Likewise, the effects of using ICTs impact differently on women and men. For instance, do ICTs save time or in effect create more demands in terms of time because of gender roles? To be more specific, does telecommuting create the potential for more work because it blurs the distinction between private (home) and public (office) domains? In what aspects do gender roles come into this set-up? What are the expectations? Are they different from men and women? Does the availability of a home computer facilitate work management through telecommuting or does it create unrealistic time demands because the worker (male or female) is always connected? Does a woman’s work time increase or decrease? Drawing attention to different and multiple gender roles and responsibilities will enable practitioners to understand that women’s ICT needs are often different from men’s, and meeting those needs may entail specific planning requirements.

The body of literature in gender analysis points to three common roles: reproductive, productive and community management.

Reproductive roles include childbearing/ rearing responsibilities and domestic roles usually performed by women who are required to reproduce and maintain the labour force. Although these roles are actually work, they are however differentiated from what is understood as ‘productive’ because performing these roles are not recognised as ‘work’. As such, work in this category is unpaid. These tasks are not reflected in any country’s GDP or GNP.

Productive roles comprise work done by both women and men that generate income (in cash and/or in kind) and have an exchange value.

Community roles are those undertaken primarily by women at the community level as an extension of their reproductive roles to maintain scarce resources of collective consumption such as water, health care and education. (Of course, there are other participants in a community that engage in this type of work like senior men and women, infirmed or those who have disabilities, underemployed and unemployed members of the community.)

Because women tend to assume multiple roles (caring for children while engaged in productive and community roles), it is important to take these into account when formulating an evaluation plan or analysing the impact of a particular ICT project in relation to gender. It is necessary to take note on how ICTs impact on these multiple roles and examine the changes that the new information economy bring to women and men’s gendered roles. Take the case of telecentres that employ women. Some evaluations usually pay attention only to the infrastructure or hardware issues and fail to consider the social context and content of information that can negatively affect women and girls. Cybercafés or information centres for instance may be open during hours unsuitable for women who have to juggle their time between their productive and reproductive roles. Or the costs of accessing these centres may be prohibitive to women and girls because they don’t have as much disposable income relative to men and boys. In which case, it would be best to look into why women do not have as much income: could it be because the spending scheme of women must factor in expenses in the performance of their multiple roles (e.g. household expenses, family needs, etc.) leaving a small amount or hardly none at all for their needs? Or could it be because women lack the necessary skills for employment? Or since they shoulder most if not all of the reproductive roles in their family, they end up having no more time to engage in productive work?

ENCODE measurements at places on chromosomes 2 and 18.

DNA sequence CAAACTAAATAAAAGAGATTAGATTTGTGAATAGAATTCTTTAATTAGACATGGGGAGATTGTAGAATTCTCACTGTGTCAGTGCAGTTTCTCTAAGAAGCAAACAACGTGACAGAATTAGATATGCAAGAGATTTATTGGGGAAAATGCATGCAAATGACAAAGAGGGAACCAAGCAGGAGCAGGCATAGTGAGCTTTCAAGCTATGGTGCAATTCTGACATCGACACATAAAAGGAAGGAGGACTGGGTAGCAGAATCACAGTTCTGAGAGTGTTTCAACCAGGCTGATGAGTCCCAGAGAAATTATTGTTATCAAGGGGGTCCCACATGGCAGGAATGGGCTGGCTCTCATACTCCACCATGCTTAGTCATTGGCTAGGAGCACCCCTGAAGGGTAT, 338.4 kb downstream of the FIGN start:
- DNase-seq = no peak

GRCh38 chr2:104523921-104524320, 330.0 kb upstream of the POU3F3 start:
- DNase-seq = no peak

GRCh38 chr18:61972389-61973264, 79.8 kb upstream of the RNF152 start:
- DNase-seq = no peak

Defining Gender

Gender is a socio-economic variable for analysing roles, responsibilities, constraints, opportunities, and needs of men and women in a given context. One aspect of gender analysis is exploring the nature of gender differences and their political meanings by systematically asking questions about how different men are from women in a given population, with respect to their:

Roles and Activities

  • who does what: productive activities? household reproductive activities (child care, cooking, water and fuel collection)? recreation? who does the work: women? men? girls? boys? is it done by both women and men? by only one of them?
  • how long does it take? is the work seasonal? monthly? weekly? daily?
  • where is the work carried out: home? farm? city? factory?
  • how rigid is the gender division of labour?

Resources and Constraints

  • what resources do men and women have to work with?
  • who uses/owns/controls each of these resources? who is excluded from use/ ownership/control?
  • what decisions do men and women make: in the household? in the community?
  • are constraints to participation in social and economic life different for men and women?

Benefits and Incentives

  • who controls productive activity? reproductive activity?
  • who benefits from economic activity?
  • who receives income? who controls income? what about non-income benefits?
  • do men and women have different incentives for participation in these activities?


Source: "Unit 1: A conceptual framework for gender analysis and planning"


Practical Gender Needs and Strategic Gender Interests

Practical gender needs are needs identified by women that do not challenge their socially accepted roles. These needs relate to fulfilling their productive, reproductive and community roles and responsibilities, which include basic, practical necessities such as shelter, employment and food.